Marine reserves are our highest level of marine protection established under the Marine Reserves Act 1971.


DOC is responsible for the implementation, management and monitoring of New Zealand's 44 marine reserves. 

The main aim of a marine reserve is to create an area free from alterations to marine habitats and life, providing a useful comparison for scientists to study. Marine reserves may be established in areas that contain underwater scenery, natural features, or marine life of such distinctive quality, or so typical, beautiful or unique that their continued preservation is in the national interest.

Marine reserves are also special places and can be enjoyed by everyone, offering spectacular opportunities to see rare and abundant sea creatures and environments. Activities such as sailing, kayaking, snorkelling and diving are just some of the ways you can explore what is above and below the surface of our marine reserves.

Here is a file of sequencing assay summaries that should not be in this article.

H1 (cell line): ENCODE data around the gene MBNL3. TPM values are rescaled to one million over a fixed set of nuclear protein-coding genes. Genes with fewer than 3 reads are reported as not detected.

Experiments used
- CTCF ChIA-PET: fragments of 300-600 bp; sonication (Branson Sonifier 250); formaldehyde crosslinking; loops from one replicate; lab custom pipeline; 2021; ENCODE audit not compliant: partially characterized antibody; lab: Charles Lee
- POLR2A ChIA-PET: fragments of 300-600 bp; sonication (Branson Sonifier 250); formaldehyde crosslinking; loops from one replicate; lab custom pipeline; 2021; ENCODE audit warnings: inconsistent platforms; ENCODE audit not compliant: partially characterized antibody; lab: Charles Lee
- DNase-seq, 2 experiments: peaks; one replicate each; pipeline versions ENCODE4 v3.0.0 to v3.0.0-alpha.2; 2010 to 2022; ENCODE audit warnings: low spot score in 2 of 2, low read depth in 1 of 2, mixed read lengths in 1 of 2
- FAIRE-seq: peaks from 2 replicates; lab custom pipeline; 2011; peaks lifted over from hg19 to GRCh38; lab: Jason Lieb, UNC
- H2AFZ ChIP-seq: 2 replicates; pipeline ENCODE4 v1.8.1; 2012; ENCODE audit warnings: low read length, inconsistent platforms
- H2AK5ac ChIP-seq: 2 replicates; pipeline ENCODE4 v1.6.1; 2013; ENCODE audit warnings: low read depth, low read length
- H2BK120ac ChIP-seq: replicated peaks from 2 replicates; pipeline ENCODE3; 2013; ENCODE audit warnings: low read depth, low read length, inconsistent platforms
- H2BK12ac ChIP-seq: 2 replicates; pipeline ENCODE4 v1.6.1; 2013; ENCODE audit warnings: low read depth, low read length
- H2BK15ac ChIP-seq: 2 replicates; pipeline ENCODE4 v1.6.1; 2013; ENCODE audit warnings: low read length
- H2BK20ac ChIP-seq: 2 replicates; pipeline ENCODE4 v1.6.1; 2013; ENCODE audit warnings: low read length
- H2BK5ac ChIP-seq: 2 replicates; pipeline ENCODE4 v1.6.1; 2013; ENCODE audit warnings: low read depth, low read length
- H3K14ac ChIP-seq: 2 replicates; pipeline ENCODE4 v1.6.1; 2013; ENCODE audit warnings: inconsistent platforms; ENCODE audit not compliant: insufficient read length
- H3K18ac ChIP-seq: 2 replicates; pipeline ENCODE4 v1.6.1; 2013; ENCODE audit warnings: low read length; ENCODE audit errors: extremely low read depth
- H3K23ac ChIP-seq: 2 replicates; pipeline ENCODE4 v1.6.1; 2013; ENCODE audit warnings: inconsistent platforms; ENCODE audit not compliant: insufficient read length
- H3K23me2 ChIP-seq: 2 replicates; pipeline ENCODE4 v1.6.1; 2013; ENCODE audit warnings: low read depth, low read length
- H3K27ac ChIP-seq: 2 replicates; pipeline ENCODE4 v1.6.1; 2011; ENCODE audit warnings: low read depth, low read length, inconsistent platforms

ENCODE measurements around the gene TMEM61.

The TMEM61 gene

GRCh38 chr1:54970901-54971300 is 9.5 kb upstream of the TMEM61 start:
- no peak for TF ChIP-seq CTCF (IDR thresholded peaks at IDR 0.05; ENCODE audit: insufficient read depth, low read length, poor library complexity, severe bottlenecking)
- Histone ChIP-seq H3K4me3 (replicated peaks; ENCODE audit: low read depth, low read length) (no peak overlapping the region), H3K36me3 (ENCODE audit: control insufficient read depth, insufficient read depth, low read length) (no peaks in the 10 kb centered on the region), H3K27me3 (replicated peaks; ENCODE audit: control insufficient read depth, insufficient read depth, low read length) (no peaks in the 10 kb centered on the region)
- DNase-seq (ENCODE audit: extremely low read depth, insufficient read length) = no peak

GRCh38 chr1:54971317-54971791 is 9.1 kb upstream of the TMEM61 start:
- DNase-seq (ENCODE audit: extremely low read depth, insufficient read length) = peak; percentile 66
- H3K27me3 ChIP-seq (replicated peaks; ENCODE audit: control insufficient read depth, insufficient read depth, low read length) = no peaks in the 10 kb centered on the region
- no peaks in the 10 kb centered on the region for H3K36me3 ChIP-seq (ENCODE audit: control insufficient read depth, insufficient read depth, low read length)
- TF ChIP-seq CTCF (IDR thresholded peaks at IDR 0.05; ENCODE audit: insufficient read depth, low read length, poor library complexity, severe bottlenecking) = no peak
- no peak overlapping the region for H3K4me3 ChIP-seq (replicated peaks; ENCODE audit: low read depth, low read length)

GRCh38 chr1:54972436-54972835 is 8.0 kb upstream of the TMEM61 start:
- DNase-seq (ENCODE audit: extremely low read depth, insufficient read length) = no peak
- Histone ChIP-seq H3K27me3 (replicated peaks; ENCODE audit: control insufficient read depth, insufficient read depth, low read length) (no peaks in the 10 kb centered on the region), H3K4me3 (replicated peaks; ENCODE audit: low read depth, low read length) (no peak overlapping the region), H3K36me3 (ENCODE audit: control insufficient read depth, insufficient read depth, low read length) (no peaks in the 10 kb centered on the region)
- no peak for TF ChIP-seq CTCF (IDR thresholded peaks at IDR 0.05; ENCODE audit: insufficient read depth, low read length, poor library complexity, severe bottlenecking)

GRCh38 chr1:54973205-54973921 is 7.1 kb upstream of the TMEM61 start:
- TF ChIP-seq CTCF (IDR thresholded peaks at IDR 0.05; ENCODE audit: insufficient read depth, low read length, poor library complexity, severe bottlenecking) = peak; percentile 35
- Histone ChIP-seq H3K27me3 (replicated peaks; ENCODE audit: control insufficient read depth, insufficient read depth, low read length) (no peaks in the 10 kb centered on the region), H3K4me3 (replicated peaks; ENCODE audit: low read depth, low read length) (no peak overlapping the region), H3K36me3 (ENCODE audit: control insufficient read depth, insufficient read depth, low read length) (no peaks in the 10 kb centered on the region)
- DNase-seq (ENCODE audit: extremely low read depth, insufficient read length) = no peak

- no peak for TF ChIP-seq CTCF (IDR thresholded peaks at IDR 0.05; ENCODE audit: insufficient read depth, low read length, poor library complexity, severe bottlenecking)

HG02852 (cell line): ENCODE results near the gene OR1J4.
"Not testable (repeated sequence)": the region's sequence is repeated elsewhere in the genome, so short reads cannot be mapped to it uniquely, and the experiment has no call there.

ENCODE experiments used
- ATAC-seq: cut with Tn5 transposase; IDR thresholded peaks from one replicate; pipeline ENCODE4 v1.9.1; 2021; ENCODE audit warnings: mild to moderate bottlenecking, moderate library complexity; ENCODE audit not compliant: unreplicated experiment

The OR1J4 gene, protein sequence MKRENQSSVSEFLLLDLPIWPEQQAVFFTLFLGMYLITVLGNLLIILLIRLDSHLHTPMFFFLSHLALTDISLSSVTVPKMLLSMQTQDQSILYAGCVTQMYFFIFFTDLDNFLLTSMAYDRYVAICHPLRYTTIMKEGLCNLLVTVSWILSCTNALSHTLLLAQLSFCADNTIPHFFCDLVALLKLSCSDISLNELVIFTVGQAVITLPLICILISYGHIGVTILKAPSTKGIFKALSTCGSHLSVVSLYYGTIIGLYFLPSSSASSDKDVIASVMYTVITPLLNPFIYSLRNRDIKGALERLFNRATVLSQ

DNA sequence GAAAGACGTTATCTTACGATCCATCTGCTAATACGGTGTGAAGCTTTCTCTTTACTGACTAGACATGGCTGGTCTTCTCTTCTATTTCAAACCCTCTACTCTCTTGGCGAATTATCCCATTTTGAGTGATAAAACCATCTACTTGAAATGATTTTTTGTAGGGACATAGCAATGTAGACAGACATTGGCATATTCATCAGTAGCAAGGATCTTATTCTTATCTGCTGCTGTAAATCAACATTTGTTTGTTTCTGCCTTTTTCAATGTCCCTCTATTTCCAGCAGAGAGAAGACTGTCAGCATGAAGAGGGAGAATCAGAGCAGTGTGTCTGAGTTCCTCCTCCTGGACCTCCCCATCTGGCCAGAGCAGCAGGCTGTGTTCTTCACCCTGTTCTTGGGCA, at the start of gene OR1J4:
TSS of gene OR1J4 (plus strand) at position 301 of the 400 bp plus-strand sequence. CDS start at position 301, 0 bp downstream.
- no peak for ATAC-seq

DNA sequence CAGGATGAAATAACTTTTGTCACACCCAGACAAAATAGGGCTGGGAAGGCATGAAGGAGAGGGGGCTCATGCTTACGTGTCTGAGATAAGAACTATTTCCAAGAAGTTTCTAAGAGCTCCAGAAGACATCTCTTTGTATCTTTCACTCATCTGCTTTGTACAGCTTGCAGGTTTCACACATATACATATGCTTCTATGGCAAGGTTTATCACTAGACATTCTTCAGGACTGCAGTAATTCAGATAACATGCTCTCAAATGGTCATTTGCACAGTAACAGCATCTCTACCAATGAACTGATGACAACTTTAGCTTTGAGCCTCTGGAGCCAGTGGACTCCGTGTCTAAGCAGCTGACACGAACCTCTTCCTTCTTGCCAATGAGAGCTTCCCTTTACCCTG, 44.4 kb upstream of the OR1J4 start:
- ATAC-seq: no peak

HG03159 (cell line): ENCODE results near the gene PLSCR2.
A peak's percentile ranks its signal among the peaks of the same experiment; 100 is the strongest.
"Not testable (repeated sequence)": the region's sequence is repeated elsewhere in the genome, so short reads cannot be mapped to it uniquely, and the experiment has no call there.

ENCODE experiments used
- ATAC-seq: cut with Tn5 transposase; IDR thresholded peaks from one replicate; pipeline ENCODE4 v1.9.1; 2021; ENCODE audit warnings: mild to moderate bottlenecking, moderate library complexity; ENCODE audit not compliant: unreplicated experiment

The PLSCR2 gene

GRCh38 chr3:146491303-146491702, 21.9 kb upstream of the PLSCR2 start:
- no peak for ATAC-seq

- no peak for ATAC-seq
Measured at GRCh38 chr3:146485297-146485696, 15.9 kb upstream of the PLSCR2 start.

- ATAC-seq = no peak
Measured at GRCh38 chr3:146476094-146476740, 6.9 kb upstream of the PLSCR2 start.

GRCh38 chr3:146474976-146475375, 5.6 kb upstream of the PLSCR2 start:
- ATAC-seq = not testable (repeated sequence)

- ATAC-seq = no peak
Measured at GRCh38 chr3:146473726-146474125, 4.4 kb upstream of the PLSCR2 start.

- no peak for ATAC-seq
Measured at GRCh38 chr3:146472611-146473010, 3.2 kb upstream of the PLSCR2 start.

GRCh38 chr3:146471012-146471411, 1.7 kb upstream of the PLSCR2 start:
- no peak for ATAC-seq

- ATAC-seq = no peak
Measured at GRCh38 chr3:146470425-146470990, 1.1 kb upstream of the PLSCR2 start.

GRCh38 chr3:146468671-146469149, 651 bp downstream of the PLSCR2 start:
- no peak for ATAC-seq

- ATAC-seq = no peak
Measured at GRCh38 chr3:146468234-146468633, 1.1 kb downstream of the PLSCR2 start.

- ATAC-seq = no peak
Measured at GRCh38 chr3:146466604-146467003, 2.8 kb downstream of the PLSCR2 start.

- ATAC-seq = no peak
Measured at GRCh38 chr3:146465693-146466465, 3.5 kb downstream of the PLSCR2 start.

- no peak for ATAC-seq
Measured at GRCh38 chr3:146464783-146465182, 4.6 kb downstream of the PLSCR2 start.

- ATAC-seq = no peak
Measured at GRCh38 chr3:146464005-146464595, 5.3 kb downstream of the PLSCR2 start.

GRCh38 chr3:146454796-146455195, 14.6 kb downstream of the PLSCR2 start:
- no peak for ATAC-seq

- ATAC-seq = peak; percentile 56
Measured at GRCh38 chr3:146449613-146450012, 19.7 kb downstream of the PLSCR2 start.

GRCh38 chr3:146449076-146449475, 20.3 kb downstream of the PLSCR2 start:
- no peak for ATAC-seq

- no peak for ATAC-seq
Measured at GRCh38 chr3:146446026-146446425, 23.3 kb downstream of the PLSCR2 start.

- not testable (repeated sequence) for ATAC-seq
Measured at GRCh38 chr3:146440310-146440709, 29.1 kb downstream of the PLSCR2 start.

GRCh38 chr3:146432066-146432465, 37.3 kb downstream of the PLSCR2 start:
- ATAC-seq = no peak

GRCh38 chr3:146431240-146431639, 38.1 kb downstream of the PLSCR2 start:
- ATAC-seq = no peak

Marine protected areas

There are three levels of marine protection in New Zealand:

Type 1 Marine Protected Areas: Marine reserves

Type 2 Marine Protected Areas: Areas protected under legislation and provide protection from the adverse effects of fishing.

Other marine protection tools: Similar to Type 1 and 2, but don't protect sufficient biodiversity to meet the protection standard.

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